DISH Network (NASDAQ: DISH ) has lots and lots of cash -- more than $7 billion following this week's debt issuance. As opposed to other cash hoarders, there's no secret as to what the company wants to spend it on. DISH is knee-deep in the race for spectrum and wireless buildout to launch its much-anticipated 4G network. The question is, where will the company make its purchase? As Sprint (NYSE: S ) and Clearwire (UNKNOWN: CLWR.DL ) continue to cozy up, the satellite-television provider will likely have to look elsewhere for its spectrum bundle. Where will the billions go?
To buy, or be bought?
DISH Network, despite the occasional stumbles and mediocre subscriber gains, is a thriving business, with strong cash flows and sound management. Its biggest detractor is more than $11 billion in long-term debt.
The company does not need a buyer, but it may happen anyway. DIRECTV (NASDAQ: DTV ) has been killing it in Latin America, adding millions of subscribers in a relatively short period of time. Even in the U.S., where pay-tv penetration approaches total saturation, the company has increased its average revenue per user, and found ways to boost its North American cash flows. Meanwhile, DISH's numbers have suffered, similar to the numbers of cable companies.
This presents an interesting opportunity for both companies. DISH could use the Latin American subscriber growth, and DIRECTV could gain immediate exposure to the wireless network effort. It would be a pretty textbook case of a symbiotic merger -- more like an acquisition, since DTV is the bigger company.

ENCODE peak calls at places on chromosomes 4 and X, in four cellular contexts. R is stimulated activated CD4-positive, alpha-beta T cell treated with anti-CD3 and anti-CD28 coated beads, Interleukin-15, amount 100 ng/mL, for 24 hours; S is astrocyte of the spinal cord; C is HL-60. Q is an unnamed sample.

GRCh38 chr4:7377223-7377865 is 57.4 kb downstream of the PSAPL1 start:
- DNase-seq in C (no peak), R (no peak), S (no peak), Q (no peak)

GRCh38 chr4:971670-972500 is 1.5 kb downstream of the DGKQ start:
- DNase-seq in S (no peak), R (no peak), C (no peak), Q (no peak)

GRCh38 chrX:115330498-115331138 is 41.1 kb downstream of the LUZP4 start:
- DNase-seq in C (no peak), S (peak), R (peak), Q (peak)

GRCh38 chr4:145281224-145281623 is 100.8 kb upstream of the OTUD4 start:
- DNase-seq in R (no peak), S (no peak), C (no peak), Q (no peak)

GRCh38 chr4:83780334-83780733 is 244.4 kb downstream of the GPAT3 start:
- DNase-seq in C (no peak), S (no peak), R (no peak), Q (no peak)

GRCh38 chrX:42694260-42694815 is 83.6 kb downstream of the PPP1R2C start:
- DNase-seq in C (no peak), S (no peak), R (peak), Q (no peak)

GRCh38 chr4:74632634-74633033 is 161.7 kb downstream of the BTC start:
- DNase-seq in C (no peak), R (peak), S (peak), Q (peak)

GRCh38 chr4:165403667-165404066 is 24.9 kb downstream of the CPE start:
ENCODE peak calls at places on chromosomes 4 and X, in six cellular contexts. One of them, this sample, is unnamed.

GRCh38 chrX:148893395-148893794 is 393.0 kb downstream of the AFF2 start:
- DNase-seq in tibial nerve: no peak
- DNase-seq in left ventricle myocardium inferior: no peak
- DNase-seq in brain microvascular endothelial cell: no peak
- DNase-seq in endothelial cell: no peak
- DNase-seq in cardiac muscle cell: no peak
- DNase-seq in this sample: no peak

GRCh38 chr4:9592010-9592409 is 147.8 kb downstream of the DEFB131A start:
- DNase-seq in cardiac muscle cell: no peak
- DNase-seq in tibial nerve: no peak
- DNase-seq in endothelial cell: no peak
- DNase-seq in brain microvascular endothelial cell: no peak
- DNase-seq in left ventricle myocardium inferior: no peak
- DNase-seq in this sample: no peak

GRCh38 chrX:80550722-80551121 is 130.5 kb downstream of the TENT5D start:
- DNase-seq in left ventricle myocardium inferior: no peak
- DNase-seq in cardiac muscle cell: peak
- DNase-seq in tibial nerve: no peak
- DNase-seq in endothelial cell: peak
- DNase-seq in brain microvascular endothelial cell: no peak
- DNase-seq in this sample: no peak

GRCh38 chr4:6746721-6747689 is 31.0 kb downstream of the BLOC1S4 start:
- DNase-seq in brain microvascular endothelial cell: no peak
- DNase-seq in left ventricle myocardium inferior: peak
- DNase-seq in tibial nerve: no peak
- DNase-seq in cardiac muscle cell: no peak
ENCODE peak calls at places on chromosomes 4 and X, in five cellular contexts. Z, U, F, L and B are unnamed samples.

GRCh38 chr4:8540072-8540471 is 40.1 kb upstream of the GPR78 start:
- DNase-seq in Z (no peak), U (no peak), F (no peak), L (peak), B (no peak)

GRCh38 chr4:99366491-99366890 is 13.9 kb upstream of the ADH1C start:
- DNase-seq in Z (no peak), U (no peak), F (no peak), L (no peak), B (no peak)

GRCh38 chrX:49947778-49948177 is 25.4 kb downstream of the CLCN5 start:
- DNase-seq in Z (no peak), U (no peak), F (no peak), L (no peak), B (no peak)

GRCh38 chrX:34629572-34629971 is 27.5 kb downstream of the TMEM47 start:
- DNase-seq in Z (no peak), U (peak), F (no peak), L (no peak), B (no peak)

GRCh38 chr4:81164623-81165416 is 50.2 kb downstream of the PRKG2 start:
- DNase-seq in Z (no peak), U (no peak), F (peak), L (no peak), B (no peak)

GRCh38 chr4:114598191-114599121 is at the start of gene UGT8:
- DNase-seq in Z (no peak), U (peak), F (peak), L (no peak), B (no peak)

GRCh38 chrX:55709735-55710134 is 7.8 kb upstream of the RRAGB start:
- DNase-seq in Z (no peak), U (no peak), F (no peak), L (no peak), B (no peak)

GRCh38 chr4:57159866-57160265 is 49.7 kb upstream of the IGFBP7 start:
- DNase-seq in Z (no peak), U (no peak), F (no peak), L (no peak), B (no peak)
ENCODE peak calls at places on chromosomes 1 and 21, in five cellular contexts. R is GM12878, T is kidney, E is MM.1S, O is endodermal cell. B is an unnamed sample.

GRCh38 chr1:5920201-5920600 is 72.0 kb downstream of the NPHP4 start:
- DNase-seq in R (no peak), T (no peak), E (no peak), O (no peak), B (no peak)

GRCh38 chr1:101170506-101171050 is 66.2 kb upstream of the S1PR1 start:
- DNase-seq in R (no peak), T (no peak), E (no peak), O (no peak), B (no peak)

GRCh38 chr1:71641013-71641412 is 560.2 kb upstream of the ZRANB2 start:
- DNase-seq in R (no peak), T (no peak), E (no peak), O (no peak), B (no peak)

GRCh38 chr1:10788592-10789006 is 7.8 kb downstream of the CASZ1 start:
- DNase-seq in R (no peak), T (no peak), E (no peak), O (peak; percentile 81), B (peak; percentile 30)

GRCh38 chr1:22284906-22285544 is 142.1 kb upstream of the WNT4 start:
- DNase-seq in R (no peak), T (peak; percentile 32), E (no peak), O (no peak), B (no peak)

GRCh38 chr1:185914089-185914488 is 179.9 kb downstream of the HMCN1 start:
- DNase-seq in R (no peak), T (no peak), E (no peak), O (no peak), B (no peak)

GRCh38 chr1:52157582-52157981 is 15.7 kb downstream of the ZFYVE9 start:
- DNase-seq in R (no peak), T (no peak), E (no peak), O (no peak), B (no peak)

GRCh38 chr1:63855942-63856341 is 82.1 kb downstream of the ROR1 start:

In the company's last conference call, DISH CEO Charlie Ergen said he would have to consider the buyout possibility, because it just makes sense. While not the most enthusiastic language, he's absolutely right.
But, meanwhile, what is to be done with the billions the company just raised in a debt offering, not to mention the quarterly cash flows that continue to add hundreds of millions?
DISH is starving for spectrum. At the end of last year, the company made an offer for Clearwire, but it never got too far, as Sprint, the original suitor, seems to have warmed up the former's board to the idea. There must be some potential elsewhere, though, as DISH just this week issued its latest debt of $1 billion, in addition to $4 billion in senior notes last year.
Besides increasing the company's $3.30 per share offer for Clearwire, which could induce a shareholder riot compared to Sprint's $2.97 offer, the company could back Deutsche Telekom's proposed takeover of MetroPCS. This would accomplish nearly the same thing, and a JV with the German telecom juggernaut could add a sense of security for investors and analysts.
The next few months will be very interesting for DISH shareholders, as it may show the future direction (and viability) of the company. If any of the above materialize, it would be a win for investors.
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